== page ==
4. Your contact information will be included within the posting.

  5. You field all inquiries, issue all quotes, and handle transaction details.

  6. The Yard Ramp Guy will leave the posting active until you notify us to convert it to "Sold" status.

  7. Upon notification of sale, The Yard Ramp Guy reserves the right to continue the posting so long as all references to you, including name, phone number, and email are removed. Unit will be marked as "Sold."

Not one time has a seller suggested our offer is anything but fair and attractive.

Our competitors say we are nuts for leaving as much cash on the table, as we know we do. But we know what our numbers show. A used ramp is a single commodity item. We can work hard for our 30% and enjoy the profit from our effort...or we can lose out on more opportunities than we could ever count. We'll leave that way of doing business to our competitors.



Dear McCoy Fields — Really:

Remember, if you ever need a helping hand, you'll find one at the end of your arm. As you grow older you will discover that you have two hands. One for helping yourself, the other for helping others.Audrey Hepburn

National Business Confidence

A Magnifying Glass on Growth

In our last blog, we profiled Gary Evonsion and Crest Capital and their fine work in making our yard ramp inventory affordable to companies on tighter budgets.

As a follow up, we keep thinking about one of Gary’s comments during our conversation. “We’ve had more inquiries on opportunities this year than in several previous years combined,” he said.

Business Strategy

Crest Capital finances equipment, software, and vehicles—putting a number of sectors, including manufacturing, into the sweet spot of industries that utilize our yard ramps.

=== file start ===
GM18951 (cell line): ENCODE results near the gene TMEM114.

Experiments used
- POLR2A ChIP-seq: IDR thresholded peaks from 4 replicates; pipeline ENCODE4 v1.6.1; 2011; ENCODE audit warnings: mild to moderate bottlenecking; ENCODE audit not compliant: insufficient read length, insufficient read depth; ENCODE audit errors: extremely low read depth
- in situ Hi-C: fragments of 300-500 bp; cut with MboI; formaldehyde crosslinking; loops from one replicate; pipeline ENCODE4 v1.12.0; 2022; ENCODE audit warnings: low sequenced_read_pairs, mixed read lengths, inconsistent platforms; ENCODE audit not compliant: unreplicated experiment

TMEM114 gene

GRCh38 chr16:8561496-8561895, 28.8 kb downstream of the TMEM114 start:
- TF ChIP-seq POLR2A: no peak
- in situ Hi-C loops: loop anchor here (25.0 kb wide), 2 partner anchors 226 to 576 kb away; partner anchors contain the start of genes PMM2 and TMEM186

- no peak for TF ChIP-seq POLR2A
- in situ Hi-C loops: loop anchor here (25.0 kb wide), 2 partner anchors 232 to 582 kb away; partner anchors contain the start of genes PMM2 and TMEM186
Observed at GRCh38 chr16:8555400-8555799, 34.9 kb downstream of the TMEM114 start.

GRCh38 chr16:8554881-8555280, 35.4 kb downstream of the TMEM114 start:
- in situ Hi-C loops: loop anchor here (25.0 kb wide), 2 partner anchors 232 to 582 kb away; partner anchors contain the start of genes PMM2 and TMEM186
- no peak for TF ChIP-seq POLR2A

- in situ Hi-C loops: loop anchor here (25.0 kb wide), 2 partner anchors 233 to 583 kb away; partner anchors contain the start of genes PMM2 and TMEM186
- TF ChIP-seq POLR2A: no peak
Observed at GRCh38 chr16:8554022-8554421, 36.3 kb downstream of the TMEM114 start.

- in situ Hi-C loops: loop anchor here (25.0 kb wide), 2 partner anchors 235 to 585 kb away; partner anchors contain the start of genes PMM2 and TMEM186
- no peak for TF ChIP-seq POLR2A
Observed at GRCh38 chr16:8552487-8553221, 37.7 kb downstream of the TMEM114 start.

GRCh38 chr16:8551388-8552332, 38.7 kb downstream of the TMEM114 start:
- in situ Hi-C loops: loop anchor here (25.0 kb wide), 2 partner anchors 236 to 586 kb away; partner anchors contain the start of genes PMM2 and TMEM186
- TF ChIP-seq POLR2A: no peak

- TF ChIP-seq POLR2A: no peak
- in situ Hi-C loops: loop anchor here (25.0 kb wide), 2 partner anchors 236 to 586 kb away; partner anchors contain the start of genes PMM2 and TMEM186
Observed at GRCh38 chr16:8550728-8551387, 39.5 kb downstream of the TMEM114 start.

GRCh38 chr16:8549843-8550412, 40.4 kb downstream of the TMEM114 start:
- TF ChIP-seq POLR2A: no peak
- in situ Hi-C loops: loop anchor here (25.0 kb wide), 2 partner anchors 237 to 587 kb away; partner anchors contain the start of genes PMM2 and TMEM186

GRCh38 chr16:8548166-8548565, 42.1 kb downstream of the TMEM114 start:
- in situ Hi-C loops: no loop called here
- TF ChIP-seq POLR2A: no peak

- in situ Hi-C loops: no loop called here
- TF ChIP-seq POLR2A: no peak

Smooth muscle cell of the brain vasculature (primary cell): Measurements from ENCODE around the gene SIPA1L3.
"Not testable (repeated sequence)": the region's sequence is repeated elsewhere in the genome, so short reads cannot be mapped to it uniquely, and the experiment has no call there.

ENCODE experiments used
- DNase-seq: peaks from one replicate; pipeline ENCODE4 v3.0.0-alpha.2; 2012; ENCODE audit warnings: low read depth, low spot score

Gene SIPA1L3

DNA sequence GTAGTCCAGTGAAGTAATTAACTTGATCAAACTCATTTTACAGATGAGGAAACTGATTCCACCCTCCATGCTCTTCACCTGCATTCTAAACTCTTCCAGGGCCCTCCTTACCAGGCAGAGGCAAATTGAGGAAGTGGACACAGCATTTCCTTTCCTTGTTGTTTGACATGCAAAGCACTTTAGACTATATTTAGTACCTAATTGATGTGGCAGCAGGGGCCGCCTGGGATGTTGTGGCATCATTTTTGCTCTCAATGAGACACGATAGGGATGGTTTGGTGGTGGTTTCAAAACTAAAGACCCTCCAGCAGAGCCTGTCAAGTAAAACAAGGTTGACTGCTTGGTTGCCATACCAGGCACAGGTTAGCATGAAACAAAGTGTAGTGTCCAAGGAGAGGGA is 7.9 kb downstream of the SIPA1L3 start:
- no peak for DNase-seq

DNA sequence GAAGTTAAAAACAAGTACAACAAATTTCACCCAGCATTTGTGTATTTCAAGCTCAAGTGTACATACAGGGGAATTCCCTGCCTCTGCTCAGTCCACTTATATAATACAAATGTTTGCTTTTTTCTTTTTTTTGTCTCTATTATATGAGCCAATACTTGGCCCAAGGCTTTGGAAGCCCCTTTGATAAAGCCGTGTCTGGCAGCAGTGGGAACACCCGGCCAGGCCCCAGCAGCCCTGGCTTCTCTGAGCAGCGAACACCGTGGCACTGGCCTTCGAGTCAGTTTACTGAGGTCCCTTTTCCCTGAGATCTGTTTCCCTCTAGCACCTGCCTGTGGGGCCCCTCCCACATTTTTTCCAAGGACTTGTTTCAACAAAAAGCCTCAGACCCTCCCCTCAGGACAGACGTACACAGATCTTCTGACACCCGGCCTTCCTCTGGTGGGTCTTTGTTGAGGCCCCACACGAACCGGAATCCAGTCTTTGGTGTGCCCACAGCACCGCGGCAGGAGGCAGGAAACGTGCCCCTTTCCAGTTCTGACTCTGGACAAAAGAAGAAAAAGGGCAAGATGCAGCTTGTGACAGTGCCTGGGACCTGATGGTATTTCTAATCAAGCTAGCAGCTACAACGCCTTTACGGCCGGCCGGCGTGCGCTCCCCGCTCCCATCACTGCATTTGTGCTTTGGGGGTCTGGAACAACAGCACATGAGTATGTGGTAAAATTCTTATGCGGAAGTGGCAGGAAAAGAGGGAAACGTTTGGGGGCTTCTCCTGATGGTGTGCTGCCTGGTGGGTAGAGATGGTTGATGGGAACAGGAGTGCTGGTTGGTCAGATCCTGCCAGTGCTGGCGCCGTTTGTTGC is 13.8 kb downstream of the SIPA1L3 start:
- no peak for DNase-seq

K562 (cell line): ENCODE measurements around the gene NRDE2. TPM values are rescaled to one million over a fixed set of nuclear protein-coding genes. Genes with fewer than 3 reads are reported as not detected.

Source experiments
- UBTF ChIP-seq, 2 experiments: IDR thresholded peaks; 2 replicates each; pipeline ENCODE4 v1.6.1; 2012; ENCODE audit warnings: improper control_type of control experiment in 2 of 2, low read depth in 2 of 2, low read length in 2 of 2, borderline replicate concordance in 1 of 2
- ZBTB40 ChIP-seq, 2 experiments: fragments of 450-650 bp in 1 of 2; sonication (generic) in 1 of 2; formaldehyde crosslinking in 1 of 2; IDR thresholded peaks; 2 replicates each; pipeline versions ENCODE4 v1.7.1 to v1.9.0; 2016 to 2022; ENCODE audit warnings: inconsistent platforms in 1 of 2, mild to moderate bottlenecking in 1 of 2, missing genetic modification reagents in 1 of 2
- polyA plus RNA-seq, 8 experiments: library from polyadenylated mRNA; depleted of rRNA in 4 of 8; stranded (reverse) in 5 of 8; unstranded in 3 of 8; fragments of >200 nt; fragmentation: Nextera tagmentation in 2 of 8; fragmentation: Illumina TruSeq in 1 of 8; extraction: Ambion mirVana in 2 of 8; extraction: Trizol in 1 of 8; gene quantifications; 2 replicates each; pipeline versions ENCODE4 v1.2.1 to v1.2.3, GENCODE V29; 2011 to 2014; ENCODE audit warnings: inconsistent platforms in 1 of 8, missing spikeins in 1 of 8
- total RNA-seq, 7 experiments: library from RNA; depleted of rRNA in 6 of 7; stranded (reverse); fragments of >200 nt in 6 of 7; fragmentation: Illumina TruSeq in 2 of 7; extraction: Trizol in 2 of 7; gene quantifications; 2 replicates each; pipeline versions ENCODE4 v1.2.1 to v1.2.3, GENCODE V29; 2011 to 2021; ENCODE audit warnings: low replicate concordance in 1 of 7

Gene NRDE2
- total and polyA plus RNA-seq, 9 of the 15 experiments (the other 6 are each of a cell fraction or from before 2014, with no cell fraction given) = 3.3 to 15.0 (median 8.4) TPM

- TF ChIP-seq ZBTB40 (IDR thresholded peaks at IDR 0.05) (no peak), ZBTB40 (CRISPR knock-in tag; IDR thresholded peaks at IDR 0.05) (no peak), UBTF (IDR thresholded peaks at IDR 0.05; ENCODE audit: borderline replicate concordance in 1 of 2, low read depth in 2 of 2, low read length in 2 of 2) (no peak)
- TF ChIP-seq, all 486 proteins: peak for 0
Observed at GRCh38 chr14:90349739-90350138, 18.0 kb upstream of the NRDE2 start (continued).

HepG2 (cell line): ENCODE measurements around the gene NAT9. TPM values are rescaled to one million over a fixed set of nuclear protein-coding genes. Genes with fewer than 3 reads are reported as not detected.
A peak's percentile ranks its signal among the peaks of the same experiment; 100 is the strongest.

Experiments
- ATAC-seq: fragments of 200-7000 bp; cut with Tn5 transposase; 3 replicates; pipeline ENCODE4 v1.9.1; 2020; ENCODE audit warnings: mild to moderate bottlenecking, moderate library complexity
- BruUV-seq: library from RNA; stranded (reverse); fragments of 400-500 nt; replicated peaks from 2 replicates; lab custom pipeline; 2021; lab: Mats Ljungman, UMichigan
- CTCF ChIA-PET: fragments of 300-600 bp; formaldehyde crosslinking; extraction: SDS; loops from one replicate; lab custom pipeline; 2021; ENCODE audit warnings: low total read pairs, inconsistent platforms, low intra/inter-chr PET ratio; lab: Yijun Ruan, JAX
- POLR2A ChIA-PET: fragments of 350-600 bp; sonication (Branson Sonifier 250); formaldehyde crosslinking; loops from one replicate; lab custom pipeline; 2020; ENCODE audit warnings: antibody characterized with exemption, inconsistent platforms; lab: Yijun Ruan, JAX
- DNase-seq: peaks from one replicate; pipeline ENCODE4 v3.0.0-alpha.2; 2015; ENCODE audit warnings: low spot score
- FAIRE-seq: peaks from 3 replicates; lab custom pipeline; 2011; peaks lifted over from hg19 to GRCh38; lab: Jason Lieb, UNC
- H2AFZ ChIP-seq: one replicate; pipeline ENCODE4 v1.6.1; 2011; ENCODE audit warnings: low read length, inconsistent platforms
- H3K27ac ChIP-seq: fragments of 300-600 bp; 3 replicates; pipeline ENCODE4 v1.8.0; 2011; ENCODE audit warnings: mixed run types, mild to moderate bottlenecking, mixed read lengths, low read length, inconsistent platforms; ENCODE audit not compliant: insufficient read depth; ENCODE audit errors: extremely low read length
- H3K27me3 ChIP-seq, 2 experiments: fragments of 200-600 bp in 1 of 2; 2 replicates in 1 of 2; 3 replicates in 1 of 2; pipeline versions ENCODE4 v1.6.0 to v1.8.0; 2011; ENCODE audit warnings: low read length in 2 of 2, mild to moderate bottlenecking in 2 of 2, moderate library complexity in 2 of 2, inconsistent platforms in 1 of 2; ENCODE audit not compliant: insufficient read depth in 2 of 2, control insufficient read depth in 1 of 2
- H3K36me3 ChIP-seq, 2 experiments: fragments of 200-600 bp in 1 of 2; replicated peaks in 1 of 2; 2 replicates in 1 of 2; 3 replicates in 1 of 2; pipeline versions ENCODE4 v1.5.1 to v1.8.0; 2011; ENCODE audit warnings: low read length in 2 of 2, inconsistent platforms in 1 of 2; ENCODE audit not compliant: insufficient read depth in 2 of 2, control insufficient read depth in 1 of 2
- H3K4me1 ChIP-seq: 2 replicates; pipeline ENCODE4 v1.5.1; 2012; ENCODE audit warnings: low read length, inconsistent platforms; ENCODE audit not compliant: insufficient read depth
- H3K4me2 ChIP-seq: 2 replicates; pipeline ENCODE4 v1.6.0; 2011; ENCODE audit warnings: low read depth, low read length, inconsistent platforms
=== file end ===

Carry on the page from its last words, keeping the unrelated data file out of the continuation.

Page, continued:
So, what’s happening in manufacturing? One clue comes in a report from our friends at ThomasNet: the unemployment rate in the U.S. manufacturing sector lowered to 3.2 percent in May of 2017, which is its lowest rate in 17 years. For perspective, the national unemployment rate was at 4.3 percent in May.

“We’re seeing a bit less uncertainty in the business climate,” says Gary at Crest Capital. “People realize business is going to push ahead, while business people see that business is going to continue.”

We’ll keep our distance well away from politics. That said, there’s a growing consensus that the prospect of fewer regulations is helping to drive some confidence, particularly in the small business arena.

Crest Capital’s blog, The Lease Guy, offers an even-handed, non-political insight on this situation through a prism of financing and regulations.

Also, and without our delving too deeply into economic theory, the Organisation for Economic Co-operation and Development issues its Business Confidence Index (BCI) on a regular basis. Looking at the G7 countries, there’s not a great amount of disparity among those seven nations. So, on a Western Hemisphere level, the BCI shows us a fairly steady consensus.

All of which helps to bolster our confidence in the current and projected supply-and-demand environment in terms of yard ramps.



McCoy Fields, sir: Go ahead…Quote me:

Quality is not what happens when what you do matches your intentions. It is what happens when what you do matches your customers’ expectations.Guaspari

Simple Yard Ramp Financing

Cresting Your Capital

“Repetition makes reputation and reputation makes customers,” wrote Elizabeth Arden. (And yes, for the record, this is the second time we’ve used her quotation in our site.)

YRG Financing
Cresting Your Capital

With that in mind, throughout our website you’ll see a blue-and-black swish in a box inviting you to explore payment options for financing the purchase of a yard ramp.

The CALCULATE MY OPTIONS button takes you to our dedicated page on Crest Capital’s website. From there, simply enter a dollar amount of your desired financing and your email address, and Crest Capital will immediately email you projected payment options for 24, 36, 48, and 60 months.